China rare earth prices soar on their potential role in trade war

Rare earth China

(Jonny Caspari, Unsplash)

This article is brought to you thanks to the collaboration of The European Sting with the World Economic Forum.

Author: Tom Daly, Reporter, Reuters & Shivani Singh, Reporter, Reuters


Chinese rare earth prices are set to climb further beyond multi-year highs hit following a flurry of state media reports that Beijing could weaponize its supply-dominance of the prized minerals in its trade war with Washington.

Rare earths, a group of 17 elements that appear in low concentrations in the ground, are used in a wide-range of products stretching from lasers and military equipment to magnets found in consumer electronics.

China supplied 80% of the rare earths imported by the United States from 2014 to 2017, with Chinese state newspapers last month reporting Beijing could use that as leverage in the ongoing trade dispute between the two.

“(Magnet-related rare earths) are the ideal materials to weaponize … because they are so critical to high-demand, highly-competitive, price-sensitive industries,” said Ryan Castilloux, managing director of Adamas Intelligence, a consultancy that tracks rare earths markets.

“(Such rare earths) are collectively responsible for over 90% of the demand market’s value each year … (so they) will yield the most juice for the squeeze,” Castilloux said by email from Toronto, adding that prices were set to keep rising.

Prices of dysprosium metal, used in magnets, high-powered lamps and nuclear control rods, are currently assessed by Asian Metal at their highest since June 2015 at 2,025 yuan ($292.98) per kg.

That is up nearly 14 percent from May 20, the day Chinese President Xi Jinping visited a rare earth plant, sparking speculation the materials could be the next front in the Sino-U.S. trade war.

 

The price of neodymium metal, critical to the production of some magnets used in motors and turbines, has risen to its highest since last July at $63.25 a kg, up about 30% since May 20, according to Asian Metal.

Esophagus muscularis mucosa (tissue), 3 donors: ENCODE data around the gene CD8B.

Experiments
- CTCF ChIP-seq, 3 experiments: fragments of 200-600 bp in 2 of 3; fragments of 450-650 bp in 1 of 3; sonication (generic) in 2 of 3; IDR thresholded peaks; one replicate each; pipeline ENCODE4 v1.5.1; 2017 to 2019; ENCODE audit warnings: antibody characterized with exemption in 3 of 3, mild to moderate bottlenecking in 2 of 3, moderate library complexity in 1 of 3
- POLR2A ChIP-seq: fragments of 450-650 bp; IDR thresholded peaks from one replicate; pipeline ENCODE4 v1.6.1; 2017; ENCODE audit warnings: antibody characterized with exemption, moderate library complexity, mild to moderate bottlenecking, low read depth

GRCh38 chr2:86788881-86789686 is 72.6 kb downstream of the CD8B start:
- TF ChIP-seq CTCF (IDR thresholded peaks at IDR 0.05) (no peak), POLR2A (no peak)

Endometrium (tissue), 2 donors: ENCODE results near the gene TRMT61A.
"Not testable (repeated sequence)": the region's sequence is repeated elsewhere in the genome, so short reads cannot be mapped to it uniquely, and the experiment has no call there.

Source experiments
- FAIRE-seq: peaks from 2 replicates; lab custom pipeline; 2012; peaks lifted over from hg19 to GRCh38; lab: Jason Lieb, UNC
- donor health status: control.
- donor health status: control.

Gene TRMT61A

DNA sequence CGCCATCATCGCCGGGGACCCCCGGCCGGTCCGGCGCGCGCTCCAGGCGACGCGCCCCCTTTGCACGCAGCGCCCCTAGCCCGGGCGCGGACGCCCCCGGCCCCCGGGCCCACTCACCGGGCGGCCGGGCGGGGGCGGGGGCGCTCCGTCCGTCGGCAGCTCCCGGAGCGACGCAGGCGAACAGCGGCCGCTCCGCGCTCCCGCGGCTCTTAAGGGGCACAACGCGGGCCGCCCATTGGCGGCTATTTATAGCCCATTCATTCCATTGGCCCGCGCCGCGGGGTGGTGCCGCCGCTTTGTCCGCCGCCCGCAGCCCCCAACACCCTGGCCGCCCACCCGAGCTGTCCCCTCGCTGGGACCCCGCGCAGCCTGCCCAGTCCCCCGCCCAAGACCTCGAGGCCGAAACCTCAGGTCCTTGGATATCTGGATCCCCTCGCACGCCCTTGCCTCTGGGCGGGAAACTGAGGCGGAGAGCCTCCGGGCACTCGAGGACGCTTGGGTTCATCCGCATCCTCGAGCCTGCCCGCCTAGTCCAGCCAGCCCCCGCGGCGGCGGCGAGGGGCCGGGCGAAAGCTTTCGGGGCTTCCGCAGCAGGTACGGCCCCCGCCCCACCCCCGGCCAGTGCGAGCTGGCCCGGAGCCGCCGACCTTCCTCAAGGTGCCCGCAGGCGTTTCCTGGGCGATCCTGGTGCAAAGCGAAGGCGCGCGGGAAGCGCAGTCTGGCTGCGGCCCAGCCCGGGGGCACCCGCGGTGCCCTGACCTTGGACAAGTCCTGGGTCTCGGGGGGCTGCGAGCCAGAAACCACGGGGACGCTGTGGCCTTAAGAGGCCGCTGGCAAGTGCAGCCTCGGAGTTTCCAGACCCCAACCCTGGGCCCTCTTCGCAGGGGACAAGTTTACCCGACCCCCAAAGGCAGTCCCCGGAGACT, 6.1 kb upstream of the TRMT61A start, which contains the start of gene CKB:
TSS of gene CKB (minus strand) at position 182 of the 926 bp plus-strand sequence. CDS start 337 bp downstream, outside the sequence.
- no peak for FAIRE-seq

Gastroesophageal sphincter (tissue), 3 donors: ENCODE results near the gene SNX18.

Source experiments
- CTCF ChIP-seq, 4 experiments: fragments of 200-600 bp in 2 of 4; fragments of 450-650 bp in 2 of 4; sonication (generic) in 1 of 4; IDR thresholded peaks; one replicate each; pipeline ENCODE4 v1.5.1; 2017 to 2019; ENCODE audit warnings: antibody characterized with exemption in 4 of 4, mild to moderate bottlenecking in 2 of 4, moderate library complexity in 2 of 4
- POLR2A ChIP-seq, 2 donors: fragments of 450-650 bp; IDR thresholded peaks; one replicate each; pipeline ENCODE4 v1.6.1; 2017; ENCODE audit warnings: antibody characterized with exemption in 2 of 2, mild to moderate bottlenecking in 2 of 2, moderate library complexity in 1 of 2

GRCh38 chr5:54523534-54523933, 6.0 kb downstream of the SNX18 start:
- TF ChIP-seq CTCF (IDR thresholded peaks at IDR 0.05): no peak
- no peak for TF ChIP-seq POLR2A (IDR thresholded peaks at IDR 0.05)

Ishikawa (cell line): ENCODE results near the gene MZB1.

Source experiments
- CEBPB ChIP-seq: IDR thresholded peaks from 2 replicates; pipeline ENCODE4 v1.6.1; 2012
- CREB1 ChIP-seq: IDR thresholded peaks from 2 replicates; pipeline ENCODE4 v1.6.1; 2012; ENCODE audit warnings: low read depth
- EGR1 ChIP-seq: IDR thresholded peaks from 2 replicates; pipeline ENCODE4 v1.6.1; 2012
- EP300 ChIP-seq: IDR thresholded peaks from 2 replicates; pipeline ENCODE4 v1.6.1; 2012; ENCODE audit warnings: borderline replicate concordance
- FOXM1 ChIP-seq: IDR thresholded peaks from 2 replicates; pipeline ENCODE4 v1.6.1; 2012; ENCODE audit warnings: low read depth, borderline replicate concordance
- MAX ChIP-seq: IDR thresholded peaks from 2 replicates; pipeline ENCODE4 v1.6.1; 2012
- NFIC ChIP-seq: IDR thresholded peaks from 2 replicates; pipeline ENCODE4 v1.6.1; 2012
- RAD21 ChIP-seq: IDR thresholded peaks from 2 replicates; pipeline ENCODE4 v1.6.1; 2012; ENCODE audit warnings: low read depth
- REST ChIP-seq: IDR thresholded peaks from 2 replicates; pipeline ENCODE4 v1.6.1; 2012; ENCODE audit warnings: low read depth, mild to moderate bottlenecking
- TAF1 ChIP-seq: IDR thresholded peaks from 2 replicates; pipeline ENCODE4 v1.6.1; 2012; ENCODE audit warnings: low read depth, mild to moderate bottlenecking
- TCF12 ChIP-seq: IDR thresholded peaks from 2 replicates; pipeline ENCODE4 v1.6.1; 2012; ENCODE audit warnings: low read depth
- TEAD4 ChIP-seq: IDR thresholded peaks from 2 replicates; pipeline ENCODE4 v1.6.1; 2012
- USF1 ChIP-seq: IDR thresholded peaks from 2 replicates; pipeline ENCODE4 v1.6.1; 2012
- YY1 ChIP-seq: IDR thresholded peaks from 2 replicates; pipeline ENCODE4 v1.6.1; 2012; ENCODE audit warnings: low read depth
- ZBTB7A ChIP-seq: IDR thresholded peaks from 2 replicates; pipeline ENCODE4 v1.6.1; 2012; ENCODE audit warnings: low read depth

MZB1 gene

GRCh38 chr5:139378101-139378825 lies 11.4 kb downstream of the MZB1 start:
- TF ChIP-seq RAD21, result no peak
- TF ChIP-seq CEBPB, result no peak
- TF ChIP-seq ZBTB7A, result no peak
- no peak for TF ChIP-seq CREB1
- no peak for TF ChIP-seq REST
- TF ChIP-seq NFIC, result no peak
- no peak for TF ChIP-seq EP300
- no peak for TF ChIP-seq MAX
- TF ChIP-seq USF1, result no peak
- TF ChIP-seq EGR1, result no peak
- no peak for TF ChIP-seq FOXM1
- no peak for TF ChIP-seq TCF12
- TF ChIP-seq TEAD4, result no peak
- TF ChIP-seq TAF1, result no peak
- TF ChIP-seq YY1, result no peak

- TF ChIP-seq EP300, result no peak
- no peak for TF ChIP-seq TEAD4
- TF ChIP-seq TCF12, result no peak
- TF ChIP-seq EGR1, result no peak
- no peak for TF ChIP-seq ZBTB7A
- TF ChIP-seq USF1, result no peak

The price of gadolinium oxide, used in medical imaging devices and fuel cells, is up 12.6 percent from May 20 at 192,500 yuan a tonne, the highest in five years.

Asian Metal is a research and price reporting agency that covers rare earth elements.

Chinese rare earth prices started to move “right after China announced the import ban” on rare earths from Myanmar, said Helen Lau, an analyst at Argonaut Securities in Hong Kong.

 

The state-run Securities Times reported on May 13 that customs in the southwestern province of Yunnan would ban imports of rare earths from neighboring Myanmar, a key supplier of middle-heavy rare earth feedstock, from May 15.

“But then a couple of days later, you can see a big movement in the prices – so that was mainly because of this possible weaponizing of rare earths,” Lau said.

“If China indeed weaponizes rare earths, the U.S. will not have enough supply because it needs some lead time to build their own processing capacity, which currently is zero,” she added.

Another analyst, who asked not to be identified due to the sensitivity of the matter, said that six major rare earth producers in China held the most stocks in the spot market, giving them power over prices.

The six major producers are China Minmetals Rare Earth Co, Chinalco Rare Earth & Metals Co, Guangdong Rising Nonferrous, China Northern Rare Earth Group, China Southern Rare Earth Group and Xiamen Tungsten.

the sting Milestones

Featured Stings

Can we feed everyone without unleashing disaster? Read on

These campaigners want to give a quarter of the UK back to nature

How to build a more resilient and inclusive global system

Stopping antimicrobial resistance would cost just USD 2 per person a year

Parliament pushes for cleaner cars on EU roads by 2030

Cities: a ’cause of and solution to’ climate change

5 amazing people fighting to save the oceans

Brexit: Six more months of political paralysis or a May-Corbyn compromise?

The Recruitment of Children as Soldiers Explained

How to build a better world for heart health after COVID-19

This start-up is making a palm oil alternative from used coffee grounds

UN health agency identifies 5-year-old Congolese boy as first confirmed case of Ebola in Uganda